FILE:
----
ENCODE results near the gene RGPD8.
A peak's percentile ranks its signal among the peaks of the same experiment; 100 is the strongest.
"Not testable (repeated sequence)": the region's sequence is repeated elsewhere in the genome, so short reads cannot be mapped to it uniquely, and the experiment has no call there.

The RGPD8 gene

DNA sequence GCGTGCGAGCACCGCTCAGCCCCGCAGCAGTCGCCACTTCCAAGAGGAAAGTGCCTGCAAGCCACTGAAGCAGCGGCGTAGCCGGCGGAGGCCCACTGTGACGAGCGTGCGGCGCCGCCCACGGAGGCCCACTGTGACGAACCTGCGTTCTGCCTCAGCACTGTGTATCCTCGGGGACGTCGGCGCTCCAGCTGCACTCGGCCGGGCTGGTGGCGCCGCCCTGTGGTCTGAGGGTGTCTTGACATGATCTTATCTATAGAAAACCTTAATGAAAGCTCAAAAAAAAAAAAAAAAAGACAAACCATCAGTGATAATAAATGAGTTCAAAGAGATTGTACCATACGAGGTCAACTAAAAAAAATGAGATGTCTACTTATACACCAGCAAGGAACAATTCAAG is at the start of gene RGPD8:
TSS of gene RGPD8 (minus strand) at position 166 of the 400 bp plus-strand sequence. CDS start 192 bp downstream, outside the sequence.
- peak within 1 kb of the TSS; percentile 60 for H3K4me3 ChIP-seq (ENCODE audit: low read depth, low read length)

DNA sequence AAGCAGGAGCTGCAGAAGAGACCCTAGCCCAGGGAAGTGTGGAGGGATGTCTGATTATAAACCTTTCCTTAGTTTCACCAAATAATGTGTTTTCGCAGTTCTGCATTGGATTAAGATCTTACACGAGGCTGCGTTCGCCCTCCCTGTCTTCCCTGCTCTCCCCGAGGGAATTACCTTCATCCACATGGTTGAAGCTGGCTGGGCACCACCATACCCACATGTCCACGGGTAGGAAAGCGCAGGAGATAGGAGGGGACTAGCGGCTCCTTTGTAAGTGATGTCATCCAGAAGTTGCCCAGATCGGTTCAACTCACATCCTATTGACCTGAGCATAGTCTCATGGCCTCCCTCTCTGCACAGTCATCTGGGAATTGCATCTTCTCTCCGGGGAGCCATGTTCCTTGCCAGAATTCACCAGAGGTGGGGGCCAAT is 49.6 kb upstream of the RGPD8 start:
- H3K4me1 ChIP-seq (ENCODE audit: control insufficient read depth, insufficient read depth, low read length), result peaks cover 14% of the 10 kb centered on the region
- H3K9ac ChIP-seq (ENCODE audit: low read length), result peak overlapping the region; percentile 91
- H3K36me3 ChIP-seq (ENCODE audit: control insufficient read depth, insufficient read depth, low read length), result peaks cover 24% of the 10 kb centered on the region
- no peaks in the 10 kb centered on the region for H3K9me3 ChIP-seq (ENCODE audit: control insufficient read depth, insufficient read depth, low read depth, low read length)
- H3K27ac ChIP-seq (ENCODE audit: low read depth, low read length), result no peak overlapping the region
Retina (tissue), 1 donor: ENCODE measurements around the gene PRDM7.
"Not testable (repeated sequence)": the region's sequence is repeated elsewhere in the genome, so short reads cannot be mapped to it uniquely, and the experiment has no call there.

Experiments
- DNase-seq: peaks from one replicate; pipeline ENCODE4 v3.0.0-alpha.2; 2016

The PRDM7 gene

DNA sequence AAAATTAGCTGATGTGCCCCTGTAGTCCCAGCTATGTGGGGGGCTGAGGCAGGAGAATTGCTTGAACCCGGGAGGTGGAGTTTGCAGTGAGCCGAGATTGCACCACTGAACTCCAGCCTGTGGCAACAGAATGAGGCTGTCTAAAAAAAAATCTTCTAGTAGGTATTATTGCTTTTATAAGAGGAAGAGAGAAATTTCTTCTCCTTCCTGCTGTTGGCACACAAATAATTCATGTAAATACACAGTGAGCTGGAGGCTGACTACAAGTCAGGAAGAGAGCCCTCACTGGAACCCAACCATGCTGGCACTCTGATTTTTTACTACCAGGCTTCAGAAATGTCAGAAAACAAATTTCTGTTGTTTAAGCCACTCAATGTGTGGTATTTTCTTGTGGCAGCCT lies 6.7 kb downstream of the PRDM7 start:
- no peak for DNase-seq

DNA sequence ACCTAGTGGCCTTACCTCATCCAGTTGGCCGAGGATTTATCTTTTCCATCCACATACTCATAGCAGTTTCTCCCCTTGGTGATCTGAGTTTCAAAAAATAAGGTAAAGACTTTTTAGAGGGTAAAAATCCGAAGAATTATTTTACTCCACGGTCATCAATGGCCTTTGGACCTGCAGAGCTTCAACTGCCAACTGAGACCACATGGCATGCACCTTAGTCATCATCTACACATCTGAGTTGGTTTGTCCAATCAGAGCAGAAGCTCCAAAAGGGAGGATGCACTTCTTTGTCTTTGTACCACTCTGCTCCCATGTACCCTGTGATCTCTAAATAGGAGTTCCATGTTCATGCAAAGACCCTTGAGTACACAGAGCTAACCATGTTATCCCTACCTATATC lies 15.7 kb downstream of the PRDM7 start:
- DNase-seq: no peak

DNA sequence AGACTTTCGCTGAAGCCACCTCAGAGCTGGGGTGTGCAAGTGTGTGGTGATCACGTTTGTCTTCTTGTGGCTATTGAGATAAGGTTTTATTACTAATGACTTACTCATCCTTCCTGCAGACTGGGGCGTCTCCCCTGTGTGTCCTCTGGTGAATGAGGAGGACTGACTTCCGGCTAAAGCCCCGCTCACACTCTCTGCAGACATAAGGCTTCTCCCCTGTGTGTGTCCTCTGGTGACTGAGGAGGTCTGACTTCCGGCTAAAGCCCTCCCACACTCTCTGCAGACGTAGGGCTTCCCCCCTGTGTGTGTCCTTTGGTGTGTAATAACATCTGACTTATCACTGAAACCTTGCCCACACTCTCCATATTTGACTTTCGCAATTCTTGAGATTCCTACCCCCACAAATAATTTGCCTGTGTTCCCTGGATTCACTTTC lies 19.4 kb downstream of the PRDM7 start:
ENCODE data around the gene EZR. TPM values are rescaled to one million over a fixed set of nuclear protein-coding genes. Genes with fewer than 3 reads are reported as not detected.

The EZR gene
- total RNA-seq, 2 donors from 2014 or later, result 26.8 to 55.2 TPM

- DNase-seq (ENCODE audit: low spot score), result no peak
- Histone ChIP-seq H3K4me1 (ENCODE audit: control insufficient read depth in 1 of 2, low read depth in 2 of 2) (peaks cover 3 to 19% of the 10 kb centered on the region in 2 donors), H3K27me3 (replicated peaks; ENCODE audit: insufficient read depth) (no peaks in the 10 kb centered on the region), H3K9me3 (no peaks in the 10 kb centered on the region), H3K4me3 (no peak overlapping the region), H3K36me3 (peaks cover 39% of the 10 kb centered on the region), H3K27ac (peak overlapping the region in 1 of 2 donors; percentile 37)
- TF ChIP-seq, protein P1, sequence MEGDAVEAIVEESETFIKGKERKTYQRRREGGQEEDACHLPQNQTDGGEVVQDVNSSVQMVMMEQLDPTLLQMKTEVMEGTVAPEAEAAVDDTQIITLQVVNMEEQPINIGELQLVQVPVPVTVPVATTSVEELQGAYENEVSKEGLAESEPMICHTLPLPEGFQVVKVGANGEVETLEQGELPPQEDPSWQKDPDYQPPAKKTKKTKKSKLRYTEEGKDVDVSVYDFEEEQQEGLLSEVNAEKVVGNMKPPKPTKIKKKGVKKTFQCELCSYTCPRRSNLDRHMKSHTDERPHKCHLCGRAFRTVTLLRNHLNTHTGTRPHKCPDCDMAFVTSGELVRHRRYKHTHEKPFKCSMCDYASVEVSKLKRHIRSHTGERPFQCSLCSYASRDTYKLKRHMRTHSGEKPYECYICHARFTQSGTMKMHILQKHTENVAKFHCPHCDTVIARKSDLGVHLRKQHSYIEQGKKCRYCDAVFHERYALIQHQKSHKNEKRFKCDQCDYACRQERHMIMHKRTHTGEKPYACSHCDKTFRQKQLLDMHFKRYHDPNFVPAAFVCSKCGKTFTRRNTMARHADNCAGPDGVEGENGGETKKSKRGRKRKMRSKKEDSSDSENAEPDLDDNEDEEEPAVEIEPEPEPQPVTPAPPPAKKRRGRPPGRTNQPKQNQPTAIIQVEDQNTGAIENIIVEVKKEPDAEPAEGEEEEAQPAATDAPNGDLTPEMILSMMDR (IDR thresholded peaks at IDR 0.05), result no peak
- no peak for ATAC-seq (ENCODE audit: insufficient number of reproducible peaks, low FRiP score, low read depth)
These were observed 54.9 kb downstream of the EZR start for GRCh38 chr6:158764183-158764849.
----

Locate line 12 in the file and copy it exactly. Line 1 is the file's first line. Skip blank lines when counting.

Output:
- no peaks in the 10 kb centered on the region for H3K9me3 ChIP-seq (ENCODE audit: control insufficient read depth, insufficient read depth, low read depth, low read length)